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Get the most out of your new iPhone or iPad. In this course, Garrick Chow provides in-depth instruction on all aspects of the Apple iPhone and iPad: making and receiving calls, emailing, browsing the web, managing your time, getting around town, taking notes, shooting photos, and listening to music. Plus, learn how to install any one of the thousands of apps from the App Store and extend the functionality of your device. Garrick devotes time to the new features in iOS 7, including iCloud Keychain, Control Center, AirDrop, and new Photos organization. The course also includes hands-on demonstrations of how to accurately type and efficiently use finger gestures, and includes tips for setting up the iPhone and iPad so they behave as expected. We also include an extensive section on troubleshooting help when the occasional glitches happen.
All iOS devices can connect to Wi-Fi networks, whether they're your home or office networks or public networks at coffee shops, airports and so on. Although the iPhone and iPads with cellular capabilities can also get online via your cellular provider's network, connecting to a broadband connection over Wi-Fi is often going to be a faster internet experience in many cases. And data transferred over Wi-Fi doesn't count against your cellular data plan. Chances are, when you first set up you iOS device, you connected to your home or office Wi-Fi network so you're able to get online. So let's take a look at the Wi-Fi settings so you know how your device will behave when you inevitably want to connect to other networks.
Tap the settings icon to open your system settings. First make sure Wi-Fi is turned on. Under choose a network you'll see a list of all the Wi-Fi networks your device detects. Along with an indicator of how strong each ones signal is. And whether the network is open or requires a password. Password-protected Wi-Fi networks have a lock icon next to them. You generally won't find too many non-password protected Wi-Fi networks these days, as most people have figured out that leaving their networks open. Can expose them to attacks or just neighbours leaching off their internet connection's bandwidth. Tap the network you want to connect to. If a password is required, you'll have to enter it here.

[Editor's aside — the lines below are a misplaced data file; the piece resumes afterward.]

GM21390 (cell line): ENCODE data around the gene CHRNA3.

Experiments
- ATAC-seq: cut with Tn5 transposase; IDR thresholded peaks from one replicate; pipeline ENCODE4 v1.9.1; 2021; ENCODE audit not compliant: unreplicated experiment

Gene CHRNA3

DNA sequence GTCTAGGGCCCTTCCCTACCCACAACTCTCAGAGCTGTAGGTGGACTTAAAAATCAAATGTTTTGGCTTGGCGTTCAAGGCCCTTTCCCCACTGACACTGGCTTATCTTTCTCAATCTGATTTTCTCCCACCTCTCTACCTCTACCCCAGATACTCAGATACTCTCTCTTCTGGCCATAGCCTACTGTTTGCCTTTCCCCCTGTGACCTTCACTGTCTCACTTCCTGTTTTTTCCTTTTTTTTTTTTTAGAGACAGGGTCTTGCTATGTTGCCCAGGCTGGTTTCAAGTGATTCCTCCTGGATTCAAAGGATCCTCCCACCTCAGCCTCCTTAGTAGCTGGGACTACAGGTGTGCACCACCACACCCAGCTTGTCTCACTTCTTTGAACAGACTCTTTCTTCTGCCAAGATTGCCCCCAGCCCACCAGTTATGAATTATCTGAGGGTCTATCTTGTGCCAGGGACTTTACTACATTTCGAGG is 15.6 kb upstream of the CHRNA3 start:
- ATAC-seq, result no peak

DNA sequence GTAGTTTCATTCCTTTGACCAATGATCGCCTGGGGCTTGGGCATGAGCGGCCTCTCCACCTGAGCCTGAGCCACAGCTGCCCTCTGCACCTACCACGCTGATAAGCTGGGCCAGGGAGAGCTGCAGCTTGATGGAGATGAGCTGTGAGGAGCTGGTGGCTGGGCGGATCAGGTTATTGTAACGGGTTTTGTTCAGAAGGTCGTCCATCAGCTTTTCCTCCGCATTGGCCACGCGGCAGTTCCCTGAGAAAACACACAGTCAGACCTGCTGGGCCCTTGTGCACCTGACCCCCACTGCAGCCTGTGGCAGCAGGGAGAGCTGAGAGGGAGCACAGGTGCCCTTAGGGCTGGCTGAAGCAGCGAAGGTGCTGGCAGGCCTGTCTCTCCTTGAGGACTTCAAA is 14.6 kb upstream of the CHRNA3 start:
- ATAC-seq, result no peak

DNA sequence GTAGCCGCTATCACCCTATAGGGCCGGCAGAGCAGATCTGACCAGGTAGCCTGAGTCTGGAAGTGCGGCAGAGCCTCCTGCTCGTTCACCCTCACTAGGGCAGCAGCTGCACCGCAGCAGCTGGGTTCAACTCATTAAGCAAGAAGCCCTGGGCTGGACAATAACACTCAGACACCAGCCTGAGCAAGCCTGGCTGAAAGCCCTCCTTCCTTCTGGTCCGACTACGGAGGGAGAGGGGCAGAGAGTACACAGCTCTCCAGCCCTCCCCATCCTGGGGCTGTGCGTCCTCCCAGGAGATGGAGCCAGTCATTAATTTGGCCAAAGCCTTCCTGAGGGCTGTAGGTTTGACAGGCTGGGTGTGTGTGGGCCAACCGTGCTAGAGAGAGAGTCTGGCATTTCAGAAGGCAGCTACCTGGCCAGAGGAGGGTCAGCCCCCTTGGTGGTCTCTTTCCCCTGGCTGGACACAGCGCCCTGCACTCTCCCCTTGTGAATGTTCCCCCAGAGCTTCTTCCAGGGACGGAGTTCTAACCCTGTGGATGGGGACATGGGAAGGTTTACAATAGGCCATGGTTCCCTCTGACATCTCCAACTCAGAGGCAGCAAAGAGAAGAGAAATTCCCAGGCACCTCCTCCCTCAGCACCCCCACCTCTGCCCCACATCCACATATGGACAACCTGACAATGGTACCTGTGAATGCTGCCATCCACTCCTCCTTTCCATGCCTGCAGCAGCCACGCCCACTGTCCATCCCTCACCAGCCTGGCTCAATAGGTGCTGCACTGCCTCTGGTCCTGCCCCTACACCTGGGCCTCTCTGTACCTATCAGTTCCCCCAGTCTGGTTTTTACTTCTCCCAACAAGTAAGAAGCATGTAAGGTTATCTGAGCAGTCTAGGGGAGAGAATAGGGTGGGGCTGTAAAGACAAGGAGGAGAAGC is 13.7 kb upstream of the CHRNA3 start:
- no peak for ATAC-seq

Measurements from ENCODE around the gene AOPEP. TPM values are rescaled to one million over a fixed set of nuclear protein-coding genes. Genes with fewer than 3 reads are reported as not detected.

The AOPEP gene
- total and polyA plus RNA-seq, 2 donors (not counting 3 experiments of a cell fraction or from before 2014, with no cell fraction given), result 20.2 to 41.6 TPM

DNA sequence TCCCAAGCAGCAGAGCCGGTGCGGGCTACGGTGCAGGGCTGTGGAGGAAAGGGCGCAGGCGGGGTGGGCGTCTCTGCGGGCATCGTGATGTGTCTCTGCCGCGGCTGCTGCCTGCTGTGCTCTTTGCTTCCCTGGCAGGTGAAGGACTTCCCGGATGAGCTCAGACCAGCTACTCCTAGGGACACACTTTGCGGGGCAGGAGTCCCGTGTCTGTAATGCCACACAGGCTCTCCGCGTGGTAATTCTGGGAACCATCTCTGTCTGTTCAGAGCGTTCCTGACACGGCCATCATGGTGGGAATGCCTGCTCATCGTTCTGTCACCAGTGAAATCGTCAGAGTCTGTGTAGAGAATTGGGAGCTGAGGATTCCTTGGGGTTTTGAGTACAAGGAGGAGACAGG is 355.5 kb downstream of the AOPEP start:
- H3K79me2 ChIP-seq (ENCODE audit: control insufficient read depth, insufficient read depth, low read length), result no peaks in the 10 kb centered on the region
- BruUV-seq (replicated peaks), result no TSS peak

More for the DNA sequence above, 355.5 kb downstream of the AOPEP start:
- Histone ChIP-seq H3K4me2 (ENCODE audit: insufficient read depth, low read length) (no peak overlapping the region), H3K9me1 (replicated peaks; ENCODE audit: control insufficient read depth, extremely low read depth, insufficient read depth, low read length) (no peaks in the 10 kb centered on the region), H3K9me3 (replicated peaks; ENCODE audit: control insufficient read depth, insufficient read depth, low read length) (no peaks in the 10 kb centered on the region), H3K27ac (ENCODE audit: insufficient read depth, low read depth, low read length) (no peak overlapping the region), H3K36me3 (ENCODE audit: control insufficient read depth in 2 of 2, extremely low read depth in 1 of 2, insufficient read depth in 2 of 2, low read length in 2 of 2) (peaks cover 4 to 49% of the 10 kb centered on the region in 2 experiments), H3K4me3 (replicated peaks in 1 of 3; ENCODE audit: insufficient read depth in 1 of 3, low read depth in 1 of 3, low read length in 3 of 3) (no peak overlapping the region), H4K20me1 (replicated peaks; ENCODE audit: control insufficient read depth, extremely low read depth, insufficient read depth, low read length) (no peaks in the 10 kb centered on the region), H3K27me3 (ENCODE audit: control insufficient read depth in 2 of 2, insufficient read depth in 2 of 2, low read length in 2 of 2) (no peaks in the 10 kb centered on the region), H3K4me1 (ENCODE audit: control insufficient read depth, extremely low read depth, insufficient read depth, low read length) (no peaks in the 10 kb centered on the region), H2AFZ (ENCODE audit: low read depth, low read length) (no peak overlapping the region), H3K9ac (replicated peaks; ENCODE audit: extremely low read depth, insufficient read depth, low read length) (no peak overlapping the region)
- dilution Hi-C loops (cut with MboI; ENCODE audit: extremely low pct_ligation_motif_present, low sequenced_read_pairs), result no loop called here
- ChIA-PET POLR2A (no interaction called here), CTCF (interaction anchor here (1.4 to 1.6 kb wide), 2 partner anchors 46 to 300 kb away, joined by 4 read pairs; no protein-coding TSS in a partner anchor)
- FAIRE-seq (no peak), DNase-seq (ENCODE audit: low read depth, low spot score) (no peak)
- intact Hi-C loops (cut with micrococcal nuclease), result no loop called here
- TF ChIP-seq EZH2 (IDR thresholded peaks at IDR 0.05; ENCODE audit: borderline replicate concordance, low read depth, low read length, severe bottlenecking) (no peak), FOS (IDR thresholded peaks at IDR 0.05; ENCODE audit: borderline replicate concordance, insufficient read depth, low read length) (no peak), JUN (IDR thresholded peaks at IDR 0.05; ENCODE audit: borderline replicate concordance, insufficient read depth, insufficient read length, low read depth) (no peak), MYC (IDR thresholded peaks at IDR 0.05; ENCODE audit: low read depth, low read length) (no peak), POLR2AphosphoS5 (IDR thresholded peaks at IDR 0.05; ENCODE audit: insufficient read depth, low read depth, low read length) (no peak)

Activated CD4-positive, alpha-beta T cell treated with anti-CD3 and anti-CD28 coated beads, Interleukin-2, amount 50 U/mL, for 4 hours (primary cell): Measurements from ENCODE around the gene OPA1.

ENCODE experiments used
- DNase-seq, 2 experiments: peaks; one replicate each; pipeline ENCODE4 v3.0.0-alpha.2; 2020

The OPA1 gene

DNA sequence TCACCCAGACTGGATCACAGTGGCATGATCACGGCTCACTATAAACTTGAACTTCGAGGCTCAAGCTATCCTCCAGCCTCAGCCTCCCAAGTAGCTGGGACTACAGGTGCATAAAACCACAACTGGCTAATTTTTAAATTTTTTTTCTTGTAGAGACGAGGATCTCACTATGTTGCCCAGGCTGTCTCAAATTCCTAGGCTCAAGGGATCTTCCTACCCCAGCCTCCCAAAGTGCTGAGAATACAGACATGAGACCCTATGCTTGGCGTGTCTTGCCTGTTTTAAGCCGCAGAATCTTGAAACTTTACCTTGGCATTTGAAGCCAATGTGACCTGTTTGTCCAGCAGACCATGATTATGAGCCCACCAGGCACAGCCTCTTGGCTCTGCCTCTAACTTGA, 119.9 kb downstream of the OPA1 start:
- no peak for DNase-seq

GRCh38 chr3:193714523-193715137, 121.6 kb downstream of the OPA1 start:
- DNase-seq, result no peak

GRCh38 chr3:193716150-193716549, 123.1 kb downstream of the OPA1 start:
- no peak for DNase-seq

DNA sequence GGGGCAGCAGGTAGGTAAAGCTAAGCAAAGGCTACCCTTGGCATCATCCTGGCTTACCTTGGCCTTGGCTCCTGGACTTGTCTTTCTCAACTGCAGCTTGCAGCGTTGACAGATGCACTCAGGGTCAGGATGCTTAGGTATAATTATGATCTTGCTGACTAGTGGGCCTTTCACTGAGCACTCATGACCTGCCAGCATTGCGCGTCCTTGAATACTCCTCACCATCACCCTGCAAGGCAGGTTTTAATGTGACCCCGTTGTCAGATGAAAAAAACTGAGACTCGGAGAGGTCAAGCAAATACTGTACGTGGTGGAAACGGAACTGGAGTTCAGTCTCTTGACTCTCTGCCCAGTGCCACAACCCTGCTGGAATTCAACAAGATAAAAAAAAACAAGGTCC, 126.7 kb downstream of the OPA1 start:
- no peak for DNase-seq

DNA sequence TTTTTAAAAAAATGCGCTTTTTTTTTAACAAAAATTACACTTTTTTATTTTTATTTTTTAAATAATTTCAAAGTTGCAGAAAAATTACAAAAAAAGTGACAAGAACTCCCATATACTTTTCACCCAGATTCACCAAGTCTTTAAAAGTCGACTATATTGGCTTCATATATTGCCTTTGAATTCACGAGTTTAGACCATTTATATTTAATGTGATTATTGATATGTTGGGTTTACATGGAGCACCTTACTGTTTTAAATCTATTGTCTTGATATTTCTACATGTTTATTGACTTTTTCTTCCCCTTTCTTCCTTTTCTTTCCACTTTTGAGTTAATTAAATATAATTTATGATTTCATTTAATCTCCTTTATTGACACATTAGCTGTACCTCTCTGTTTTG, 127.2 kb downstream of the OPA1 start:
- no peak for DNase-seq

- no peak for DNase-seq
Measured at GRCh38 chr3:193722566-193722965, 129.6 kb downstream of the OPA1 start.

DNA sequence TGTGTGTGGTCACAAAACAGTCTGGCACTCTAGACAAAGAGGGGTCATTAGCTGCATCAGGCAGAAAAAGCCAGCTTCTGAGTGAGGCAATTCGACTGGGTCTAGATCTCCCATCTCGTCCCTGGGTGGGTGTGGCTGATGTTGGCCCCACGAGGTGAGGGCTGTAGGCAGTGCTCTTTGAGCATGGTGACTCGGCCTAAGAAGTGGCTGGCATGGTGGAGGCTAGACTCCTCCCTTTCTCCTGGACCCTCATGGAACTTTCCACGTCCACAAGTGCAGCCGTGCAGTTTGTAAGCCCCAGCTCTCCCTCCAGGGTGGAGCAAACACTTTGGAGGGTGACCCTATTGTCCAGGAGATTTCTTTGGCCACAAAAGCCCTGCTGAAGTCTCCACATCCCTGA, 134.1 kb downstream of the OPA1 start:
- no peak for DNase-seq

And that's pretty much all there is to connecting to a Wi-Fi network. Your iPhone, iPad, or iPod touch will now remember this network so the next time your within its range it will connect automatically without you having to select it and enter the password again. Because being connected to a Wi-Fi network consumes battery power, iOS devices don't remain constantly connected. So you don't have to worry about Wi-Fi eating up your battery while you're looking at photos or listening to music. It's when you start an app that requires an internet connection, like the Safari web browser or mail that your device will then attempt to reconnect to the Wi-Fi network.
First, your device will look for a nearby Wi-Fi network If it detects when you've connected to in the past, it will connect with no prompting from you. If it detects any new Wi-Fi networks you've never connected to, and you have ask to join networks turned on. You'll see a message pop up with a list of networks it's found, and it will ask you if you want to connect to any of them. So for example, I can tell my iPhone to forget this network by tapping the I button, and then tapping forget this network. And with Ask to join networks turned on, the next time I try to access the internet. I'll see this message asking me to select the wireless network, and I can just log on again.
Now if you leave ask to join networks turned off. Your device won't ask you to connect to any known networks and you'll have to search for them manually here in Wi-Fi settings. You'll know you're connected to a Wi-Fi network when you see your Wi-Fi icon at the top of your screen. Now the iPod Touch and non-cellular iPads can only connect to the internet over Wi-Fi and have no other connection options. If the iPhone fails to find a Wi-Fi signal, or if you decline to connect to any that it finds, it will then connect to the internet via your service provider's cellular network. In those cases you'll see an icon like 4G or LTE appear up here, to let you know which network type you're connected to.
As you can see, connecting to a Wi-Fi network is pretty simple, but there a lot of other important things to know about how iOS devices deal with Wi-Fi networks. So be sure to check out the movie on Wi-Fi in the chapter called Important Settings. In that movie, I go over some crucial information that will help you troubleshoot when you inevitably run into problems with connecting to a Wi-Fi network. But for now, I just wanted to make sure you understand the basics of connecting to a network from your iPhone, iPad or iPod Touch.
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